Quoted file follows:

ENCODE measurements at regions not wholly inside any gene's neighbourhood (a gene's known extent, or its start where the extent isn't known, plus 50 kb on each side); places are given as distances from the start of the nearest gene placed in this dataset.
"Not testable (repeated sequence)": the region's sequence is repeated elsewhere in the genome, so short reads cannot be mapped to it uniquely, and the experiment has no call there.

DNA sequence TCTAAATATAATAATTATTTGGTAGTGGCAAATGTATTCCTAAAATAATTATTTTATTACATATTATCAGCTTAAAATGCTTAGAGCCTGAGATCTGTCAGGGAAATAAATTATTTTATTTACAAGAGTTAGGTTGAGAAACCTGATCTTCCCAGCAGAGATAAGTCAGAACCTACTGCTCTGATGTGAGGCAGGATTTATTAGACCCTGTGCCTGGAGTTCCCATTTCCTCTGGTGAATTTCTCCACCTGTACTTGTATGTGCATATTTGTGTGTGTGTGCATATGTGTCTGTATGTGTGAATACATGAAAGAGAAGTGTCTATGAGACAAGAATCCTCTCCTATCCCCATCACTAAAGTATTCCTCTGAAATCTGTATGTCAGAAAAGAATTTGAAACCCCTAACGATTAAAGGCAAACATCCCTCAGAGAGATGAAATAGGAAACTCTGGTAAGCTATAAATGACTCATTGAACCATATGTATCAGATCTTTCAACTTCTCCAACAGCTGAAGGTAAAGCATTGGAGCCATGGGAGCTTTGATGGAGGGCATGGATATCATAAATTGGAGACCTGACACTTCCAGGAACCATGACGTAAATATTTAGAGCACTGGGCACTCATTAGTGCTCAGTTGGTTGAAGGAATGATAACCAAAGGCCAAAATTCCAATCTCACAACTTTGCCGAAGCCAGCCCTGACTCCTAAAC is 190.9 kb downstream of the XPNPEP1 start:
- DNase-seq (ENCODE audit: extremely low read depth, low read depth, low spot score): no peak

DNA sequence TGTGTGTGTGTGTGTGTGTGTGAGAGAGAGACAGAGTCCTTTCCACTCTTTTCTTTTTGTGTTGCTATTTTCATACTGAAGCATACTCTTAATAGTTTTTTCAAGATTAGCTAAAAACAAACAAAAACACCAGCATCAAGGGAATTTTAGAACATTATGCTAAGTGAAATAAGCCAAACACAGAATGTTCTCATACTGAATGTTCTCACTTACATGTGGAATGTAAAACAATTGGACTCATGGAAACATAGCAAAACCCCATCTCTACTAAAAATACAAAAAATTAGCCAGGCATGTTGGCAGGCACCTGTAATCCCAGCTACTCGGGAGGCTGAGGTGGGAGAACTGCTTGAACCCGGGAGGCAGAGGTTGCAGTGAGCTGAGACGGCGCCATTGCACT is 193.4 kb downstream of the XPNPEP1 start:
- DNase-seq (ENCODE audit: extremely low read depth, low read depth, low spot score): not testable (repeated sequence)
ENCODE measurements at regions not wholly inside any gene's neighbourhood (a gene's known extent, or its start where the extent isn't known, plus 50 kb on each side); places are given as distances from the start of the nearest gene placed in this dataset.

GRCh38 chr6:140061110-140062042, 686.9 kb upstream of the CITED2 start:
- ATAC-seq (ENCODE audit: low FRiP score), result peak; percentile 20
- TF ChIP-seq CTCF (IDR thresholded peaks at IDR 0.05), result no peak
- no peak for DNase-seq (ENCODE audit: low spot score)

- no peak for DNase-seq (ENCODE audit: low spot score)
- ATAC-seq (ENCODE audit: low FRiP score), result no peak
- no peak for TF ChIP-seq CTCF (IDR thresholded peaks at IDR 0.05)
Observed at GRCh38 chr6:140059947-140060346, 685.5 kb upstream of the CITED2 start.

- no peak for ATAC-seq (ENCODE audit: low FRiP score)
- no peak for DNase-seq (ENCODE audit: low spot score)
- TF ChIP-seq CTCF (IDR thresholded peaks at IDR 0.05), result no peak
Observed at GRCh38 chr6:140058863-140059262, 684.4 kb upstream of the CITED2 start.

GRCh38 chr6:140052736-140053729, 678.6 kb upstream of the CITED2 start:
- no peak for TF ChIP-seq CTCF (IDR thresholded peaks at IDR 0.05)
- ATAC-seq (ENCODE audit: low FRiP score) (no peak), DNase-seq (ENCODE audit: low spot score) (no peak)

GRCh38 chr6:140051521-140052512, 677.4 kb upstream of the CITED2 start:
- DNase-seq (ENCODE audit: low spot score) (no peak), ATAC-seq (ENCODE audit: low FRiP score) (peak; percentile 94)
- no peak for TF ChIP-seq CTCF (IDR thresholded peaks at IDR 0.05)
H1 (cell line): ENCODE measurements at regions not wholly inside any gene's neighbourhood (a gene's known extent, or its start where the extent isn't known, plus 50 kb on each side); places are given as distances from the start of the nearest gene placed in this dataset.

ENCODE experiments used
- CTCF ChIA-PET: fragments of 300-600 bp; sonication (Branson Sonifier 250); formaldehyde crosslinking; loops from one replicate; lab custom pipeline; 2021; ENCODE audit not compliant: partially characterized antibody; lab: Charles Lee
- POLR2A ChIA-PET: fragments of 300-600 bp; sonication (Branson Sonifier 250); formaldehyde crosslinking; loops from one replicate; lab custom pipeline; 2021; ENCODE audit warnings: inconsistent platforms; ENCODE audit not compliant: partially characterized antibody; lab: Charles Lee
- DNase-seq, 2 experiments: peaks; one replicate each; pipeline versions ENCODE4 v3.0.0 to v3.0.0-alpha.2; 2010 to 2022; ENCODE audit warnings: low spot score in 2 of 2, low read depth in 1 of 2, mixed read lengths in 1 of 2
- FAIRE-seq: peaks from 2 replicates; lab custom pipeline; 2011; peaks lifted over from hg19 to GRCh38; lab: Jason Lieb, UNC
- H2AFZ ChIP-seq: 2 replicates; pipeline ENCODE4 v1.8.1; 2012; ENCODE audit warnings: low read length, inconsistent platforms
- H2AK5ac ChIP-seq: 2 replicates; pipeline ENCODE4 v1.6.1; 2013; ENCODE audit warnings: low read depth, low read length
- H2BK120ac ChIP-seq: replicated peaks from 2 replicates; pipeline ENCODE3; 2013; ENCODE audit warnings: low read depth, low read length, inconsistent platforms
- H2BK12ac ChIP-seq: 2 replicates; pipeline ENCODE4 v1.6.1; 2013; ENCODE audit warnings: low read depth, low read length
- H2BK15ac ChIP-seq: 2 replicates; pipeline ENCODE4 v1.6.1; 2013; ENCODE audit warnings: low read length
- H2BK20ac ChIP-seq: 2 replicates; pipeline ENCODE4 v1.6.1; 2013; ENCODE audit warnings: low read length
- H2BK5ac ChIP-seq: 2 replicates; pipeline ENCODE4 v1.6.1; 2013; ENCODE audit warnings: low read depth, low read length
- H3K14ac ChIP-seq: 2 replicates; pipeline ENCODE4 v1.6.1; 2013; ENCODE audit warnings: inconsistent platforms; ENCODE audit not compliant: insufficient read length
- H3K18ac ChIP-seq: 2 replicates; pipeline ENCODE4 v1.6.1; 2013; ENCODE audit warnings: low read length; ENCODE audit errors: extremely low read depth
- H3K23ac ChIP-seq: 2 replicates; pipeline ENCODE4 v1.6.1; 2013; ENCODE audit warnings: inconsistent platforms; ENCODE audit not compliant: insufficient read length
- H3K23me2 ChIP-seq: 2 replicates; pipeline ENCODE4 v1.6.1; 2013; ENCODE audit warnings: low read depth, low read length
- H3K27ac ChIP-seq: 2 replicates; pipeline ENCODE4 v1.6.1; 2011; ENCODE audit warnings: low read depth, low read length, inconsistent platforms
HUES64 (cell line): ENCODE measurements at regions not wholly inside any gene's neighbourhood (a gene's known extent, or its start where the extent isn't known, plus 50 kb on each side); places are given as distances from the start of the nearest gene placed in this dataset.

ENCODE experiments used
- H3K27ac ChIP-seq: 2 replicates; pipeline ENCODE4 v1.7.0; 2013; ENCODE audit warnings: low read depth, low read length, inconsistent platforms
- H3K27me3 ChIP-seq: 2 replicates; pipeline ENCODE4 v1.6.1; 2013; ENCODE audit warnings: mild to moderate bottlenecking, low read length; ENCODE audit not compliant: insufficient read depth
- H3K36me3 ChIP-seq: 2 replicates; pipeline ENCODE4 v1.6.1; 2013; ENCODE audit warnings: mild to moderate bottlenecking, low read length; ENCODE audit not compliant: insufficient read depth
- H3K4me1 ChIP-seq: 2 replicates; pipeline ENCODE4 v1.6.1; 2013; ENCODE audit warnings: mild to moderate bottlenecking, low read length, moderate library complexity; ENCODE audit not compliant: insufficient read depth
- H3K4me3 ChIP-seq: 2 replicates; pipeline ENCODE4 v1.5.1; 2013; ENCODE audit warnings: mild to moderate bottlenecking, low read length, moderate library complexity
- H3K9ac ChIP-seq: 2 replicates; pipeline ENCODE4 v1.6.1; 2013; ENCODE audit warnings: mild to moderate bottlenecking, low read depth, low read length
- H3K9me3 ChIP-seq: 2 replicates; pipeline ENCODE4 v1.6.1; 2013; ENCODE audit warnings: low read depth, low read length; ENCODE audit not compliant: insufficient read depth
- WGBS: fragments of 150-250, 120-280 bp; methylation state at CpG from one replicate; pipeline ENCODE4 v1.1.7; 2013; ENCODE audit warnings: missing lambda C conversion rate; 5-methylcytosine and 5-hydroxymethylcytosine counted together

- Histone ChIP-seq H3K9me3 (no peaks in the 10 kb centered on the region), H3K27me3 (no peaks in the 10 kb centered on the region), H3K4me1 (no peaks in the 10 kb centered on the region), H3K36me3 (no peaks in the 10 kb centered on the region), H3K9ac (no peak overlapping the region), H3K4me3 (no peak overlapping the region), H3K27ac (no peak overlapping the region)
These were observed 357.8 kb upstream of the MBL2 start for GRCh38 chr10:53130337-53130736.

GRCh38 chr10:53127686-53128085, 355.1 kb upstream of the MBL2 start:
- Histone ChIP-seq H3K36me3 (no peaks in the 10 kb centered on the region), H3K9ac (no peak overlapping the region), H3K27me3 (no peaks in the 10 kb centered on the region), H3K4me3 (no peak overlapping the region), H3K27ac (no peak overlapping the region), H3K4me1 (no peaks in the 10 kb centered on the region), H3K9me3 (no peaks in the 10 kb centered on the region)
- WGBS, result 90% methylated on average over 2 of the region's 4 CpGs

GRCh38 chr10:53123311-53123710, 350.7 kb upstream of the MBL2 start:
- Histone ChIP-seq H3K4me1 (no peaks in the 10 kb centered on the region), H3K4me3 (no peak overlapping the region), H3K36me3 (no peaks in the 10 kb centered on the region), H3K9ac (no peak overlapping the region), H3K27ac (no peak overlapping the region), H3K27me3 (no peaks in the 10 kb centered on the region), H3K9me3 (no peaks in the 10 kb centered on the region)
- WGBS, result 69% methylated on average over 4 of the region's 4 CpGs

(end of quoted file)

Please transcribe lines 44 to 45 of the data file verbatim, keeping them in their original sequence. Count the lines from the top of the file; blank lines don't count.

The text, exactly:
HUES64 (cell line): ENCODE measurements at regions not wholly inside any gene's neighbourhood (a gene's known extent, or its start where the extent isn't known, plus 50 kb on each side); places are given as distances from the start of the nearest gene placed in this dataset.

ENCODE experiments used